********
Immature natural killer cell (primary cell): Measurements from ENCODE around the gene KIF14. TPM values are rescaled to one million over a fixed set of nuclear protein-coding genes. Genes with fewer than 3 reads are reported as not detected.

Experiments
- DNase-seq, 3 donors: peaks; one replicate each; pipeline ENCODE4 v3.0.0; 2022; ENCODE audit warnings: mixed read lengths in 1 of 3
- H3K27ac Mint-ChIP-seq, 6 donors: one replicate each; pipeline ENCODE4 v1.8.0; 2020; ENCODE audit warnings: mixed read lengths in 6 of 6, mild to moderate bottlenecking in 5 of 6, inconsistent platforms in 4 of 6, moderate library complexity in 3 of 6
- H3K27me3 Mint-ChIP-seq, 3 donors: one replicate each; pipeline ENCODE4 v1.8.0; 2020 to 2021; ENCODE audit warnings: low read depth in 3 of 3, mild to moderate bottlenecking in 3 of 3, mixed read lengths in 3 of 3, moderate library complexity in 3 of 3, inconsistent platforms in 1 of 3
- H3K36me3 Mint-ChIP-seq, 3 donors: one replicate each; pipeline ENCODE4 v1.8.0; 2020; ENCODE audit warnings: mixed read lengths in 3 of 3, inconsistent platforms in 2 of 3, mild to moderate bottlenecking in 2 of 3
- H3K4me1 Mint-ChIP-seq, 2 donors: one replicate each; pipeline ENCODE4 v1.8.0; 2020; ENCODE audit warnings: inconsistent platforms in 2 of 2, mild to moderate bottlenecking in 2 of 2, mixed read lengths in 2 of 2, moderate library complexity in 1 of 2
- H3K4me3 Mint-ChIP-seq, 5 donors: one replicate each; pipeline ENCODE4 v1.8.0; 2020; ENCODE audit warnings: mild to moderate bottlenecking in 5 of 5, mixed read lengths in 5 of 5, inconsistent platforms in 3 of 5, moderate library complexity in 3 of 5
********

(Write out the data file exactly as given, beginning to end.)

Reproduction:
Immature natural killer cell (primary cell): Measurements from ENCODE around the gene KIF14. TPM values are rescaled to one million over a fixed set of nuclear protein-coding genes. Genes with fewer than 3 reads are reported as not detected.

Experiments
- DNase-seq, 3 donors: peaks; one replicate each; pipeline ENCODE4 v3.0.0; 2022; ENCODE audit warnings: mixed read lengths in 1 of 3
- H3K27ac Mint-ChIP-seq, 6 donors: one replicate each; pipeline ENCODE4 v1.8.0; 2020; ENCODE audit warnings: mixed read lengths in 6 of 6, mild to moderate bottlenecking in 5 of 6, inconsistent platforms in 4 of 6, moderate library complexity in 3 of 6
- H3K27me3 Mint-ChIP-seq, 3 donors: one replicate each; pipeline ENCODE4 v1.8.0; 2020 to 2021; ENCODE audit warnings: low read depth in 3 of 3, mild to moderate bottlenecking in 3 of 3, mixed read lengths in 3 of 3, moderate library complexity in 3 of 3, inconsistent platforms in 1 of 3
- H3K36me3 Mint-ChIP-seq, 3 donors: one replicate each; pipeline ENCODE4 v1.8.0; 2020; ENCODE audit warnings: mixed read lengths in 3 of 3, inconsistent platforms in 2 of 3, mild to moderate bottlenecking in 2 of 3
- H3K4me1 Mint-ChIP-seq, 2 donors: one replicate each; pipeline ENCODE4 v1.8.0; 2020; ENCODE audit warnings: inconsistent platforms in 2 of 2, mild to moderate bottlenecking in 2 of 2, mixed read lengths in 2 of 2, moderate library complexity in 1 of 2
- H3K4me3 Mint-ChIP-seq, 5 donors: one replicate each; pipeline ENCODE4 v1.8.0; 2020; ENCODE audit warnings: mild to moderate bottlenecking in 5 of 5, mixed read lengths in 5 of 5, inconsistent platforms in 3 of 5, moderate library complexity in 3 of 5